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The World is Mine Oyster

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In my last blog I talked about our buddies at Wicked Joe, and how important we thought it was to buy and serve as much fresh, local food that you could.

In Boothbay Harbor, we are lucky enough to live in the middle of a good food galaxy, and Ralph & Elena Smith are going where no Foodie has gone before. At least in Boothbay Harbor.

Their latest dream is Mine Oyster, a Raw Bar and Gathering Place with room ...

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The Welch House Inn & Wicked Joe

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One of more enjoyable aspects of having a Bed & Breakfast is being being to call the shots concerning the menu, and being a Bed & Breakfast in Maine affords us some extraordinary ingredient choices.

Local fresh blueberries and other fruit, crabs, lobster, vegetables, herbs, eggs, coffee, cheese, maple syrup, honey, the list goes on and on. All these ingredients find their way to your plate courtesy of innumerable professionals around the state. I want to take a posting or two ...

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Bean Boots, and why you should buy them for Christmas.

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If you happened to read my last blog “Christmas at the Welch House”, maybe you remember my “Buy Local, Give Global” statement. In the same vein, let’s talk about L.L. Bean.

L.L. Bean was founded by, well, Leon Leonwood Bean in 1912 and this boot design, “The Maine Hunting Boot” was his first product.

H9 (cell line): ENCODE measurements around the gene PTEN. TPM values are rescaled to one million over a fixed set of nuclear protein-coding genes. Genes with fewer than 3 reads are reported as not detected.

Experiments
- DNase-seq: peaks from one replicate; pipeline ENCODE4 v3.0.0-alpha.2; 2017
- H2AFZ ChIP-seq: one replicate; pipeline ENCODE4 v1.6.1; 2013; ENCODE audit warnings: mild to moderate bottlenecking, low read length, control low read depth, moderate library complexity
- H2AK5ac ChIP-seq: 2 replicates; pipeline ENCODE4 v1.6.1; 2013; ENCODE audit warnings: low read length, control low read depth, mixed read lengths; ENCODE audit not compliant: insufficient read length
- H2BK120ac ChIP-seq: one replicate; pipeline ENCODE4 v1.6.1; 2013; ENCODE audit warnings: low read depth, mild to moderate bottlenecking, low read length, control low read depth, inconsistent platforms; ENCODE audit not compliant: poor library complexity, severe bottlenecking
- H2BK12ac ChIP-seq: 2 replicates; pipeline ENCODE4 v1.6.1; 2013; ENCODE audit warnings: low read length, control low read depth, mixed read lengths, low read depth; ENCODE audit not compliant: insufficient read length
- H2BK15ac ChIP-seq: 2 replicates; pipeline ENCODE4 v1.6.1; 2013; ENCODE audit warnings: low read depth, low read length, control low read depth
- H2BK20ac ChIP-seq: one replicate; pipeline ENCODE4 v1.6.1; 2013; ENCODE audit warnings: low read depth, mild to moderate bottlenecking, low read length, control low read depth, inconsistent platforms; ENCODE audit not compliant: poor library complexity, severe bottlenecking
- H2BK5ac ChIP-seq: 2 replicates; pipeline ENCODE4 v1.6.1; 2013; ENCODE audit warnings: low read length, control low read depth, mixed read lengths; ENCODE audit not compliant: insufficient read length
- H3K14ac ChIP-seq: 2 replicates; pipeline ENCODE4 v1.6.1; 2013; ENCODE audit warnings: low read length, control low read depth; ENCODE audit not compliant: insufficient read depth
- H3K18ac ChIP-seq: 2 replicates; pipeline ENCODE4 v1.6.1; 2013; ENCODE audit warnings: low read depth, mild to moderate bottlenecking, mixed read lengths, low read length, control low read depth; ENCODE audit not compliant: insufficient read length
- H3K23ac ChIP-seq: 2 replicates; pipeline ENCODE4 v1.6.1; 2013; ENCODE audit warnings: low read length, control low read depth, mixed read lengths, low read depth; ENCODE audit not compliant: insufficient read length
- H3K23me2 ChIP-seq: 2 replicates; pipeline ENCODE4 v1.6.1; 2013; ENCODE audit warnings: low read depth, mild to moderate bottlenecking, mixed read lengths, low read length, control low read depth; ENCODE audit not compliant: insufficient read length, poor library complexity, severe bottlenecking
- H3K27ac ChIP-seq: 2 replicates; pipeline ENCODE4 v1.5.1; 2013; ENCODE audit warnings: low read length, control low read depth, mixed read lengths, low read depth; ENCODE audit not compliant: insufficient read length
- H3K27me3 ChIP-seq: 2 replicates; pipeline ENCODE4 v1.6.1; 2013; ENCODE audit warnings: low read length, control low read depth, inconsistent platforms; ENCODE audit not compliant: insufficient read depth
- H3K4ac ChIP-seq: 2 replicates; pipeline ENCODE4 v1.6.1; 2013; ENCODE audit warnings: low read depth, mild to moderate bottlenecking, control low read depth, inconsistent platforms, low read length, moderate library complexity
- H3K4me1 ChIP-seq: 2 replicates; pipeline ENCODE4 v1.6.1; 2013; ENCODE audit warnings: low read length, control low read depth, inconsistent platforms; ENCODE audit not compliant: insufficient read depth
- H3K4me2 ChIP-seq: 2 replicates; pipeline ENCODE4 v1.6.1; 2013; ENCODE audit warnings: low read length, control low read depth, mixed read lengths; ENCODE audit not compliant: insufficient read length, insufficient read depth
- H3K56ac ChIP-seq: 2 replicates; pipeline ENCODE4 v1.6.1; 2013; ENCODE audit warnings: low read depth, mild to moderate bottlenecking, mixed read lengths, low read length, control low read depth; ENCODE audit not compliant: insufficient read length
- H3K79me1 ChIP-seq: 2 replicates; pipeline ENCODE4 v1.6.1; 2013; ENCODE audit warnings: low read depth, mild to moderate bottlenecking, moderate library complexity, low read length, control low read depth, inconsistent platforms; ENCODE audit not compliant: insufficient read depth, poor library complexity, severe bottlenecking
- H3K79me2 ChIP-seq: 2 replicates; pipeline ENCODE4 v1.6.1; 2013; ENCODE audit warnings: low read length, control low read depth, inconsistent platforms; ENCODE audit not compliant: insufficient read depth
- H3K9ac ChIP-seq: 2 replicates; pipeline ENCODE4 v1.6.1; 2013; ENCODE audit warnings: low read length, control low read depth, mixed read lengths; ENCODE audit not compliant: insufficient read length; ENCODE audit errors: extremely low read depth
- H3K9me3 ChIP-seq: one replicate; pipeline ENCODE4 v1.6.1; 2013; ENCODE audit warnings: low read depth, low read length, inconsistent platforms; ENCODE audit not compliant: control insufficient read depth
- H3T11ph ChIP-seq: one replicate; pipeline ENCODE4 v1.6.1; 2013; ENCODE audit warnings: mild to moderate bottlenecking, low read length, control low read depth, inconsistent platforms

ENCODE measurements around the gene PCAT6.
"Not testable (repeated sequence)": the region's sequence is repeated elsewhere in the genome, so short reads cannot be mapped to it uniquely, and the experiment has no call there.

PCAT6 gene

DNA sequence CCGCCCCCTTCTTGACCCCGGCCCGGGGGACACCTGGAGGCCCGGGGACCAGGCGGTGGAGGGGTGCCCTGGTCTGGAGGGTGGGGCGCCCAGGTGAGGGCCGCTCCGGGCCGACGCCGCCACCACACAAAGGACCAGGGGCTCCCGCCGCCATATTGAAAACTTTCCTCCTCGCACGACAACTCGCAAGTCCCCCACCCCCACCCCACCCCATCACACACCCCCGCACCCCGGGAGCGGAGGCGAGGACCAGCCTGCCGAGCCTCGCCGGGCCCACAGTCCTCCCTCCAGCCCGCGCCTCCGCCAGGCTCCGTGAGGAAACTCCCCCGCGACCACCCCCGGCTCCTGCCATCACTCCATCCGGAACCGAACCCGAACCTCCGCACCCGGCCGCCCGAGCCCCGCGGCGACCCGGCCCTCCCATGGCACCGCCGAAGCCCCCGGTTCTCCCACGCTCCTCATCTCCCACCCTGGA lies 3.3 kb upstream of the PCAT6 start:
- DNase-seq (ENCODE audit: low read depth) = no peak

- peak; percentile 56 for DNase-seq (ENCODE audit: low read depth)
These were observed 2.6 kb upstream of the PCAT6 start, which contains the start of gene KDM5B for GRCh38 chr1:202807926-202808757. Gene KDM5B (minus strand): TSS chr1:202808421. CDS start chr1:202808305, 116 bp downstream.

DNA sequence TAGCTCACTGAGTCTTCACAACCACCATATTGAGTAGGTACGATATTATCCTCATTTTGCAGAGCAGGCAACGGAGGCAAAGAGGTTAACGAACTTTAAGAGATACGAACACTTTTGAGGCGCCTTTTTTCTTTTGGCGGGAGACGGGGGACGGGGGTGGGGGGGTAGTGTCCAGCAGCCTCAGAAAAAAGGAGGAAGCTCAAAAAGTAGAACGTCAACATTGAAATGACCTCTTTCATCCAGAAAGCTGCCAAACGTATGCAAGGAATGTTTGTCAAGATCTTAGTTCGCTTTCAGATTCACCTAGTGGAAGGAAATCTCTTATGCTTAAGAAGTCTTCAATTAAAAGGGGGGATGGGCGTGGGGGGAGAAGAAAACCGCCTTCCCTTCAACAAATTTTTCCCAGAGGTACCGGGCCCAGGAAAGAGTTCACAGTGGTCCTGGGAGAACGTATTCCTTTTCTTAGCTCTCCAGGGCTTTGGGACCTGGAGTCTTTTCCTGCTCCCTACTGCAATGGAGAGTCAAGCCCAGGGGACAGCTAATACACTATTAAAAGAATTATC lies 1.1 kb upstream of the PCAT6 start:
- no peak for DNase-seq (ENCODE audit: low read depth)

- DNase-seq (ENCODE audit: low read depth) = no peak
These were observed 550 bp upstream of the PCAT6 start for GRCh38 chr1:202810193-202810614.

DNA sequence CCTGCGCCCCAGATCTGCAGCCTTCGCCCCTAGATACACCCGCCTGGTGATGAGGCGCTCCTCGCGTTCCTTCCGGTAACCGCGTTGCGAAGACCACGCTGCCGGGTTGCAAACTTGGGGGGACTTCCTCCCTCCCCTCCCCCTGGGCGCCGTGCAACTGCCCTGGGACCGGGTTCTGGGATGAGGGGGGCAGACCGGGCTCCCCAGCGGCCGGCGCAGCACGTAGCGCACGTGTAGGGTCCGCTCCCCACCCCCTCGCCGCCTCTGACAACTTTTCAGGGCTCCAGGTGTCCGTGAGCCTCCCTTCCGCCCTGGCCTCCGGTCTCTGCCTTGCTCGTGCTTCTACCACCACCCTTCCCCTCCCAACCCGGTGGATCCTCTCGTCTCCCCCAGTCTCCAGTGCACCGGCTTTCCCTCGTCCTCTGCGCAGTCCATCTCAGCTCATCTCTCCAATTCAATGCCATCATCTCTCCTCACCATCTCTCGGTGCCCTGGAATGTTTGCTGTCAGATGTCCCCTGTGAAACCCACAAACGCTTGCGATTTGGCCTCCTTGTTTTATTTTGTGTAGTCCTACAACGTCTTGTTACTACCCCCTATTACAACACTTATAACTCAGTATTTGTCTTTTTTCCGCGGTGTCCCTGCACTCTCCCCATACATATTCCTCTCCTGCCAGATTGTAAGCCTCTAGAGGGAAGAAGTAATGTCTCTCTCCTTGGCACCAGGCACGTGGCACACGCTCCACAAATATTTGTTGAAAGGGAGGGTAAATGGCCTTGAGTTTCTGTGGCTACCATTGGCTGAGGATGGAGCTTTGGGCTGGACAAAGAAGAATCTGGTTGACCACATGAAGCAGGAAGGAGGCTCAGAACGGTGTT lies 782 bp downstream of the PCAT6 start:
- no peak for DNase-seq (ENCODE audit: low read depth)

This is a Bean Boot.
The often imitated, never duplicated Bean Boot.

He was an outdoorsman himself, and was sick and ...

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Christmas at the Welch House

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Well, if you live anywhere in the Eastern United States you don’t have to be reminded that winter is just around the corner, and yes, it can snow in October.

Susan and MJ with Santa
Susan and MJ with Santa

That also means that Christmas is right around the corner, too.

I know, I know. I can hear the groans already. I’m no expert in the field of gift-giving, but I like to think of myself as ...

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Maine Open Lighthouse Day – September 17, 2011

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What is it about lighthouses that make them so fascinating?

Personally, I really admire the craftsmanship and sheer guts needed to build these structures.18th & 19th century masons built these Lights in remote locations, sometimes on a cliff or a spit of rock in the middle of the ocean, surrounded by deadly rock, tide and wild. It’s amazing they were able to persevere.

Although these men were paid for their work, these lighthouses weren’t built for profit. These builders risked their ...

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